Philadelphia area for distribution. The drug transaction
charged in the 2006 Philadelphia case was related to this
conspiracy and was treated as relevant conduct in the Georgia
his arrest in Philadelphia in March 2006 and while in custody
in this case, Mr. Walker had co-conspirators retrieve drug
proceeds and conduct financial transactions on his behalf,
including paying mortgages on his two homes. One
co-conspirator laundered $284, 000 on Mr. Walker's behalf
through a realty company created for this purpose. Another
co-conspirator assisted Mr. Walker in opening an overseas
bank account where he deposited $173, 000. Yet another
co-conspirator helped Mr. Walker purchase a home in Georgia
using $237, 000 in drug proceeds.
Walker entered into a plea agreement with the government in
the Northern District of Georgia. On January 7, 2013, he pled
guilty to the drug and money laundering charges. In the
agreement, Mr. Walker stipulated that he was responsible for
the distribution of in excess of 150 kilograms of cocaine.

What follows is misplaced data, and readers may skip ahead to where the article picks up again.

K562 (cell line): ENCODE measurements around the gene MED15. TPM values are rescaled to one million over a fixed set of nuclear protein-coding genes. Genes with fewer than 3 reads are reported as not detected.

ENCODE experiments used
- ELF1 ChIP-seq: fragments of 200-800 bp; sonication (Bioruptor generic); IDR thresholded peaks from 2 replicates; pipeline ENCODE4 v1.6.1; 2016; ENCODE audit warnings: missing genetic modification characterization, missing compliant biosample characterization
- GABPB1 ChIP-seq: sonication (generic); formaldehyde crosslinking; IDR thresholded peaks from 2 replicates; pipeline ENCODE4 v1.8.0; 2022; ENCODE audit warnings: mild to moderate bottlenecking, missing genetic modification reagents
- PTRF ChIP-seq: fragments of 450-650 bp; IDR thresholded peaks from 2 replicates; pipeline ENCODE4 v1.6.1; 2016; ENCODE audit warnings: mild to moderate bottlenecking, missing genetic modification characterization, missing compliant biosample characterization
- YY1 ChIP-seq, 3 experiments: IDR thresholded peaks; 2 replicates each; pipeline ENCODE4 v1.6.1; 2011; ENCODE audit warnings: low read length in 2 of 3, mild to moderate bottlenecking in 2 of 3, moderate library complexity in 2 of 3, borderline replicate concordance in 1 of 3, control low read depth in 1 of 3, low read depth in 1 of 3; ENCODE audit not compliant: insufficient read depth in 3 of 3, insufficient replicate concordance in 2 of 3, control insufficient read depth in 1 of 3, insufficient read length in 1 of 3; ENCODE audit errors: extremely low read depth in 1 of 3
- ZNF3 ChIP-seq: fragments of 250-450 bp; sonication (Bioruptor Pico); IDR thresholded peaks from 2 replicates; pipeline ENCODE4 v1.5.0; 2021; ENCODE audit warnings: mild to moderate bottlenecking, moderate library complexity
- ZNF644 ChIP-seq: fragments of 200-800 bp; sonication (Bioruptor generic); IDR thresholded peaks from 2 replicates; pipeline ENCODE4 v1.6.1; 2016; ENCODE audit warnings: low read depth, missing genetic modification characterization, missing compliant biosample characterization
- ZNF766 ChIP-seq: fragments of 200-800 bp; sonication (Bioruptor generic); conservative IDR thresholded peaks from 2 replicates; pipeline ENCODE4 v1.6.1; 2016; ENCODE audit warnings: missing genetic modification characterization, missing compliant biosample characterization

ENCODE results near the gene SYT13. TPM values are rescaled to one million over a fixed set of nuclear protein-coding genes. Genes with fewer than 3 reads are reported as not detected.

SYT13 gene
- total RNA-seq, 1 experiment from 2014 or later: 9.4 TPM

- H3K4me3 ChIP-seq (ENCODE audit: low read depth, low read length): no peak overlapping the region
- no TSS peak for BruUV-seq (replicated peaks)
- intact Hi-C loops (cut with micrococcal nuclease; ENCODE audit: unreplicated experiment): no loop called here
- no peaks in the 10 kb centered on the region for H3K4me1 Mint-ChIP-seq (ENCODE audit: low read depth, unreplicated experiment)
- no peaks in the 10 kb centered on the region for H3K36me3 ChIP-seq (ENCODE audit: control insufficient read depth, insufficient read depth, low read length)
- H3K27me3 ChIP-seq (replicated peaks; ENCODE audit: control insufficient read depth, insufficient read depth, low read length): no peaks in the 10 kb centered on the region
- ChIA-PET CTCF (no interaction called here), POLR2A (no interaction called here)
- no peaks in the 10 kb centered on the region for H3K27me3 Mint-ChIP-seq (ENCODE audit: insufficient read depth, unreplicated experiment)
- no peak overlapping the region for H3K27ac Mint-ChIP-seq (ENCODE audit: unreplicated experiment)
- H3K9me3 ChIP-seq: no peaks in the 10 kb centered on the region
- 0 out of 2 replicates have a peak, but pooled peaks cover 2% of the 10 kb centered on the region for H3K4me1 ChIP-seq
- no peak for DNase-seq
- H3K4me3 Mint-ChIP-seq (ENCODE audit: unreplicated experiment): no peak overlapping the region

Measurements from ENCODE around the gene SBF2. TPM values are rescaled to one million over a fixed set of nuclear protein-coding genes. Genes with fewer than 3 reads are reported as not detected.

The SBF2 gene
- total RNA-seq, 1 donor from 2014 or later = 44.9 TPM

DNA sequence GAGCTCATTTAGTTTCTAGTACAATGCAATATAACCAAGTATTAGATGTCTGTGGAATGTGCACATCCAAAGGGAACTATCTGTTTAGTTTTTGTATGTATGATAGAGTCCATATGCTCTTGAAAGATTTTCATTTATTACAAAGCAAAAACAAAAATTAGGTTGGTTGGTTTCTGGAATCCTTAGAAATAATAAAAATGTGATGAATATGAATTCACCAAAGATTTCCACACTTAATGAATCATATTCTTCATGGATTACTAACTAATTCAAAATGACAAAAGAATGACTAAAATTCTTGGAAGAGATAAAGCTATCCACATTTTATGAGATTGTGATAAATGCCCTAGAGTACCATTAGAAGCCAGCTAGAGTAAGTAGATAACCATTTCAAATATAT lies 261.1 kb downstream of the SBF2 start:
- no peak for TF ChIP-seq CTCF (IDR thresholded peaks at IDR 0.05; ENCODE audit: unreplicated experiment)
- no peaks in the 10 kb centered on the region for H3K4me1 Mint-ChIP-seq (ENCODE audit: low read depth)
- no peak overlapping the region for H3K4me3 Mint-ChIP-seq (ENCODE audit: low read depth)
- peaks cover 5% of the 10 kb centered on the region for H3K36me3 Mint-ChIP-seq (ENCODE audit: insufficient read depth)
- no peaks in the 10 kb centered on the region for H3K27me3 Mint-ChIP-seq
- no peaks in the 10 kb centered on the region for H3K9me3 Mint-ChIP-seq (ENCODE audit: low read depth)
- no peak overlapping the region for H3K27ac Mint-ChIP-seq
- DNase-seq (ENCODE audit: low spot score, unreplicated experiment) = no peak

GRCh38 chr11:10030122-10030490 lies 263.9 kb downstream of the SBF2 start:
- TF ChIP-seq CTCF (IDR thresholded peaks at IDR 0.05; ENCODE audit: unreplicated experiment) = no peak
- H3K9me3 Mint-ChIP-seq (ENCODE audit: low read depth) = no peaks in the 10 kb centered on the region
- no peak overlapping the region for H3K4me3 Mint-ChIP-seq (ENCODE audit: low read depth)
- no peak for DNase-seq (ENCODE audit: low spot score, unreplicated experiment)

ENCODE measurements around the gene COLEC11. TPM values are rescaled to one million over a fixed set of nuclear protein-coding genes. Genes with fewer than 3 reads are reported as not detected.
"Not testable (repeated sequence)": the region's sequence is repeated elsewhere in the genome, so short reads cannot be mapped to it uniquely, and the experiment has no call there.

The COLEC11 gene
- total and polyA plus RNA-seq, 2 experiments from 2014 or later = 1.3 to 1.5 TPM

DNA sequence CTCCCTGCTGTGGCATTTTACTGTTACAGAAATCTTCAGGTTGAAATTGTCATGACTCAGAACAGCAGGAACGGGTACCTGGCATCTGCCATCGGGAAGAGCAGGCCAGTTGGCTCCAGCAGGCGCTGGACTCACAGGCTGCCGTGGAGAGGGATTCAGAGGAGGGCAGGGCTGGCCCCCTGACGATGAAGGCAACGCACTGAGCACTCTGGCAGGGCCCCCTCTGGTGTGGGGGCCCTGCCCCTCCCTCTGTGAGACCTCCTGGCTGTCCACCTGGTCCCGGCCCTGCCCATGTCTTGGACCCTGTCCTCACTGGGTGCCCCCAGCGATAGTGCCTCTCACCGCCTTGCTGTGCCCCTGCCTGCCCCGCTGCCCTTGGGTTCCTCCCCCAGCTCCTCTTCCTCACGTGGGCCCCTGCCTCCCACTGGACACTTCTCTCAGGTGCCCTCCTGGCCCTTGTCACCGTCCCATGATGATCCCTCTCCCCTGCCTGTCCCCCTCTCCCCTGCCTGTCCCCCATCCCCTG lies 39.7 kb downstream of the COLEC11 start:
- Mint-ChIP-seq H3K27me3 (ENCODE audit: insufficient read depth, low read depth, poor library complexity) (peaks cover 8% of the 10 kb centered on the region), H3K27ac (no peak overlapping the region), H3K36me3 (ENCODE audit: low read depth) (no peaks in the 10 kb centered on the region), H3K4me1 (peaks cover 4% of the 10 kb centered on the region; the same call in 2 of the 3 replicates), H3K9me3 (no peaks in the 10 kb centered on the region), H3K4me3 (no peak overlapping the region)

The base level for this offense was 38. Mr. Walker received a
two-level enhancement for the money laundering offense, a
two-level enhancement for using a shell corporation to
launder money, and a four-level enhancement for his role in
the offense, bringing his offense level to 46. With a three
level reduction for acceptance of responsibility, his total
offense level was 43. Still in criminal history category I,
his sentencing guideline range at that offense level was life
imprisonment. On September 3, 2013, the Honorable Richard W.
Story of the Northern District of Georgia varied from this
range pursuant to the Section 3553(a) factors, and imposed a
sentence of 102 months' imprisonment to run consecutively
to the 108-month sentence I imposed here.
Walker filed a motion for a sentence reduction pursuant to
Section 3582(c)(2) and Amendment 782 in both criminal
actions. He notes that both of his sentences were treated as
an aggregate sentence of 210 months by the Bureau of Prisons,
and as such, his eligibility for a sentence reduction may be
independently considered in each case. On September 14, 2017,
Judge Story denied Mr. Walker's motion for a reduction to
his Georgia sentence. See Document #512
(10-cr-0162-04). Judge Story held that in re- sentencing Mr.
Walker, he could not go lower than the low-end of the amended